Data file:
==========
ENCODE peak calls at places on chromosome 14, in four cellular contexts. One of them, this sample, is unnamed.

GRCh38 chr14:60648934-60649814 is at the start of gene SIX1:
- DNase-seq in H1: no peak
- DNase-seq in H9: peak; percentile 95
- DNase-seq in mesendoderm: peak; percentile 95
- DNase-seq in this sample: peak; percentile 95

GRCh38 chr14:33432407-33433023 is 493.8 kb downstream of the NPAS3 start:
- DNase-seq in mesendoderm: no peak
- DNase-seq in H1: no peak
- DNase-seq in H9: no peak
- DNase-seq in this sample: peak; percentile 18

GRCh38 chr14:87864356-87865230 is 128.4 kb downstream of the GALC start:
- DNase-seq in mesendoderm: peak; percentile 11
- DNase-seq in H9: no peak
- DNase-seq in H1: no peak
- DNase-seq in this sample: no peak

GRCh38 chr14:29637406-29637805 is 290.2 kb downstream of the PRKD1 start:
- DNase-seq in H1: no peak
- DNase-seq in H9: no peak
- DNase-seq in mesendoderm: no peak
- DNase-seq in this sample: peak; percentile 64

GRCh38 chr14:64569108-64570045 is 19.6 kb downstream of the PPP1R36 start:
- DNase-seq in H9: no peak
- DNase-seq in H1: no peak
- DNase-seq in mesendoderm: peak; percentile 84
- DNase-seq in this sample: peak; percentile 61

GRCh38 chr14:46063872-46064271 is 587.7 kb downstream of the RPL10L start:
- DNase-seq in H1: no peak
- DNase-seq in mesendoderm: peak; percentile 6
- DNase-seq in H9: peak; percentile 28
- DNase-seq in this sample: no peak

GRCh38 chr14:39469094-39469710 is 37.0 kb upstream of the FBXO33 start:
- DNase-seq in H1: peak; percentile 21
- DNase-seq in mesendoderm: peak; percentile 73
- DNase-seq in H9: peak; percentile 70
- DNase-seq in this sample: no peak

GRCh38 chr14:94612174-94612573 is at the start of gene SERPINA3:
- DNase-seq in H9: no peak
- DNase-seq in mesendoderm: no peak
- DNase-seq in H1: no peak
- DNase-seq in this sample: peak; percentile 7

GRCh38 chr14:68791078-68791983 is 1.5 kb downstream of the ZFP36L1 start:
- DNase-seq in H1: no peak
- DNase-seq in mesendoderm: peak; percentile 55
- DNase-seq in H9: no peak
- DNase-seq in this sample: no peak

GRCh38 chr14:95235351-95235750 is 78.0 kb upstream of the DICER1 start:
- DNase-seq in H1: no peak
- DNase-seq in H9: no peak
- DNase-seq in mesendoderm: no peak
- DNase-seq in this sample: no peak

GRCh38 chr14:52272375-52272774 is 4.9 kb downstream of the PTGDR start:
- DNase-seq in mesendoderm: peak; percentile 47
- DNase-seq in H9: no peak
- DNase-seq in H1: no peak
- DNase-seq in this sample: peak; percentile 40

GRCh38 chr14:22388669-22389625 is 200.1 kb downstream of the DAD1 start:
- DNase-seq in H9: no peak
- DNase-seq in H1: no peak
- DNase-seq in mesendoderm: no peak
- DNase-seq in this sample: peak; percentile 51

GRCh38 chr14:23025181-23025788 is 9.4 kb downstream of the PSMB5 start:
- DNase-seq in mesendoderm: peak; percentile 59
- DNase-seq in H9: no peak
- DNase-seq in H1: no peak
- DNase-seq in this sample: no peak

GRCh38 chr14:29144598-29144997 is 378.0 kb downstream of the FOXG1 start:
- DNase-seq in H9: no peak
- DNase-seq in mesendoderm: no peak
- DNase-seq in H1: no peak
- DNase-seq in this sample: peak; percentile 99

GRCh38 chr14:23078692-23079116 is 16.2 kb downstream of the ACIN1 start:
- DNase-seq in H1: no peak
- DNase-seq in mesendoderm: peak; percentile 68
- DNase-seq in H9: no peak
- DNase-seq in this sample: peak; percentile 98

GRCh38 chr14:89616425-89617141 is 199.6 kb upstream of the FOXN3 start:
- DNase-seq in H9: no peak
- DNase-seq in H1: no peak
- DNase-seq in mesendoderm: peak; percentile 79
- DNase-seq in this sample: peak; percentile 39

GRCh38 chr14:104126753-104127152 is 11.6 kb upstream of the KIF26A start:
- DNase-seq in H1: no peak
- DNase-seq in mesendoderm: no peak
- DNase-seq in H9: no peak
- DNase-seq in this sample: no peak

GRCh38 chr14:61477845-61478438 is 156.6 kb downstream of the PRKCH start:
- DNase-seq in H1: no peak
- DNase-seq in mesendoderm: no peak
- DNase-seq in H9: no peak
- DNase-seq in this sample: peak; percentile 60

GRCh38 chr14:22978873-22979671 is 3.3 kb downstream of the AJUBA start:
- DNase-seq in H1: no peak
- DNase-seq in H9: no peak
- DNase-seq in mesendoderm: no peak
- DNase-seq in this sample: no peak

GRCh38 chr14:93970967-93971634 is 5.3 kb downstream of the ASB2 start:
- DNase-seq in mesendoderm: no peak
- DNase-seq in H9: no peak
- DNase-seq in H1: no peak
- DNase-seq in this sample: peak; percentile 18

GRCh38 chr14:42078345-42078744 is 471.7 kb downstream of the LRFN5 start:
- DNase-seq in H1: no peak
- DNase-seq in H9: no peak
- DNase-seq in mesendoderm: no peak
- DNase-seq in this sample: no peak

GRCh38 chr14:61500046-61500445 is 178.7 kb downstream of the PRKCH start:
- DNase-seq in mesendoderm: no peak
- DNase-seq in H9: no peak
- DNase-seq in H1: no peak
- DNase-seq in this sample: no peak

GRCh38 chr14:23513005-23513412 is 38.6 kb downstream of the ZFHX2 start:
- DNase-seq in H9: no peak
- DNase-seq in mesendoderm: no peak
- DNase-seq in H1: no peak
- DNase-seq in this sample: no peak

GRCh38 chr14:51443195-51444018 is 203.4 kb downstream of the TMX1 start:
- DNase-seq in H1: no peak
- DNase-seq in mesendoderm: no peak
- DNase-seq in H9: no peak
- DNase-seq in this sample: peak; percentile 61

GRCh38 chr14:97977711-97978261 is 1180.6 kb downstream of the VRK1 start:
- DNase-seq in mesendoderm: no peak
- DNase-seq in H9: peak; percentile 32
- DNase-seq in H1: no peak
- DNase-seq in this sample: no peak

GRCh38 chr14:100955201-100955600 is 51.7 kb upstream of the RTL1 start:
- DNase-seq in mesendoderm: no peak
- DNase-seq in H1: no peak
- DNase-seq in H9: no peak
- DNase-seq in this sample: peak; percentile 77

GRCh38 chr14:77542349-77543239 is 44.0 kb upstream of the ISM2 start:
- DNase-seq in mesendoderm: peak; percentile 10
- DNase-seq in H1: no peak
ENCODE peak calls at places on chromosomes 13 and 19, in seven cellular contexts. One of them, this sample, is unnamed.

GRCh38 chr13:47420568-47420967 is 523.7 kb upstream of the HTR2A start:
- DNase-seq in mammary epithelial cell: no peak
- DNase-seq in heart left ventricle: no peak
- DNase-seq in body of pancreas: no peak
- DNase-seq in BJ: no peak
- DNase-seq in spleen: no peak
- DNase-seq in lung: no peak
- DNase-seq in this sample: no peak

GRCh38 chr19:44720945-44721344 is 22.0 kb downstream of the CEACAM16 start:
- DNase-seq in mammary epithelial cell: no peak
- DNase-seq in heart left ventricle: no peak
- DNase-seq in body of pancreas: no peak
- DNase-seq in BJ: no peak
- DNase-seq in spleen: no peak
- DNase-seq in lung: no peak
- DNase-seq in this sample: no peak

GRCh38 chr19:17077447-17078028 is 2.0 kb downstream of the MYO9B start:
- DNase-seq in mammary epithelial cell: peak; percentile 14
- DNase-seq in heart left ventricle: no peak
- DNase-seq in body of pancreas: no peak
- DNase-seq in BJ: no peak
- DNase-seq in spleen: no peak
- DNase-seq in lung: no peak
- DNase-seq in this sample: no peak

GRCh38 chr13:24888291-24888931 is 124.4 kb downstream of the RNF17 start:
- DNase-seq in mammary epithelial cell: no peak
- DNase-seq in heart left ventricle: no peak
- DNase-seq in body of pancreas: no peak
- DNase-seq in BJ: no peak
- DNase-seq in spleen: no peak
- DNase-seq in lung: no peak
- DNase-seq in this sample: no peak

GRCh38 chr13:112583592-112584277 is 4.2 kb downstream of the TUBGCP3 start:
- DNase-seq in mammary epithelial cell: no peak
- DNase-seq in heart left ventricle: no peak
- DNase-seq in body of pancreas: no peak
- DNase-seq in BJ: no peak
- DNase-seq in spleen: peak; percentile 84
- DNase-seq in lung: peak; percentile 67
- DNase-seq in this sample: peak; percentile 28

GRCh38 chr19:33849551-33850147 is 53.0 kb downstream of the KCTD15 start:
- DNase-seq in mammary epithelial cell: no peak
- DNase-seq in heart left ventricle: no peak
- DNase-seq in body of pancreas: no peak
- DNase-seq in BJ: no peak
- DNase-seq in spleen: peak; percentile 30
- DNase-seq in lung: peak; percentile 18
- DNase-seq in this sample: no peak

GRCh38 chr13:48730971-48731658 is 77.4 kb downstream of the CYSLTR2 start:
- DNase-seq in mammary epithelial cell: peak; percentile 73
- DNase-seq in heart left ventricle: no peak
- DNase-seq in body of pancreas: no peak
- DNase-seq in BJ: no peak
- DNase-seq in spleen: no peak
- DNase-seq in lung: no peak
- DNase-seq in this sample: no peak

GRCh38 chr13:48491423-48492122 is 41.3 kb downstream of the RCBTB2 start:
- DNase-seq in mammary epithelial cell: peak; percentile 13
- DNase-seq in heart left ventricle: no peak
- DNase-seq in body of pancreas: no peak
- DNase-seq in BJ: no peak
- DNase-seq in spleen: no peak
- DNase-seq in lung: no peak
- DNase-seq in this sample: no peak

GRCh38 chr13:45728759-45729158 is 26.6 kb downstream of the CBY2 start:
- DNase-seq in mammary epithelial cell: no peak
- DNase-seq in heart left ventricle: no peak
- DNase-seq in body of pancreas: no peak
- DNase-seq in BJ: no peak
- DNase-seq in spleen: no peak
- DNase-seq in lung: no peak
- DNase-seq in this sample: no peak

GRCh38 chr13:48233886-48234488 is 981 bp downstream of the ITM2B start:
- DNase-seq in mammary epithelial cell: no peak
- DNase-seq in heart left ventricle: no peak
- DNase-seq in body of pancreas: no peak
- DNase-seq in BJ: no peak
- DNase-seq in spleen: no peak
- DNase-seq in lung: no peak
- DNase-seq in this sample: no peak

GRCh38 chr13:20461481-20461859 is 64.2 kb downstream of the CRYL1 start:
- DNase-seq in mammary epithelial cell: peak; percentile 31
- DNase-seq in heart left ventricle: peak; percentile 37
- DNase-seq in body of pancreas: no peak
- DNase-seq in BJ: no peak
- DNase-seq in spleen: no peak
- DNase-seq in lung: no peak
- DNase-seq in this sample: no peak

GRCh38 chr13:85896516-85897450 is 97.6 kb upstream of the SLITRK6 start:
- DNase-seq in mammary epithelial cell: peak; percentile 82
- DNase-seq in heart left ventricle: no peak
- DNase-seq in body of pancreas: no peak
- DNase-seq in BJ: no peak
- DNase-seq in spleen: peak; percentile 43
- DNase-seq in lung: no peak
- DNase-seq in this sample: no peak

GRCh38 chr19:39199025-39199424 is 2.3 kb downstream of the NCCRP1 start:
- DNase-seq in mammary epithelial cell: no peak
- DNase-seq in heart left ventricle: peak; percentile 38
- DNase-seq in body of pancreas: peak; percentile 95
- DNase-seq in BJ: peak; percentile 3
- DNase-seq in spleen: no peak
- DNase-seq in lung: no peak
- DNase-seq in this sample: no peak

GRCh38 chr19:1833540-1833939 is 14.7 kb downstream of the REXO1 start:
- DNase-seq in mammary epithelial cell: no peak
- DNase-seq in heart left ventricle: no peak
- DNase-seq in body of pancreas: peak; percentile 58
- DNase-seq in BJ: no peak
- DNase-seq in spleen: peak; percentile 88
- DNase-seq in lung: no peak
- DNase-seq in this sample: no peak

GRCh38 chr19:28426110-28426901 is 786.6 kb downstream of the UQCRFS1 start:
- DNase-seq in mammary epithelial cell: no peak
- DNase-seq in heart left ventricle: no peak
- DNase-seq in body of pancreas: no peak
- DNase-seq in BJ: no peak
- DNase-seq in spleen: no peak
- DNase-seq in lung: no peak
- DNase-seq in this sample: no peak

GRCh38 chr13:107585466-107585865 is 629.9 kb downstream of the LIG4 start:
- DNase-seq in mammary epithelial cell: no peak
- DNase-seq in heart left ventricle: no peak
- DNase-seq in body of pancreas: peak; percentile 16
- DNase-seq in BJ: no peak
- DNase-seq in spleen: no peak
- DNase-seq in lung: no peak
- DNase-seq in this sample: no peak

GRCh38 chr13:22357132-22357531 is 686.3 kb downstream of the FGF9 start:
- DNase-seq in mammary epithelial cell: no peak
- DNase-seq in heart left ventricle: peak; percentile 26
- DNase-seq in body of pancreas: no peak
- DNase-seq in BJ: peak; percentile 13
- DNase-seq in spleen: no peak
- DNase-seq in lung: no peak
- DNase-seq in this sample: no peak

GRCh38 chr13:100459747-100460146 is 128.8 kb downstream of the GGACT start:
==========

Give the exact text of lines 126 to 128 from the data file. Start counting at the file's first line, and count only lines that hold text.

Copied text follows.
- DNase-seq in this sample: no peak

GRCh38 chr14:100955201-100955600 is 51.7 kb upstream of the RTL1 start:
- DNase-seq in mesendoderm: no peak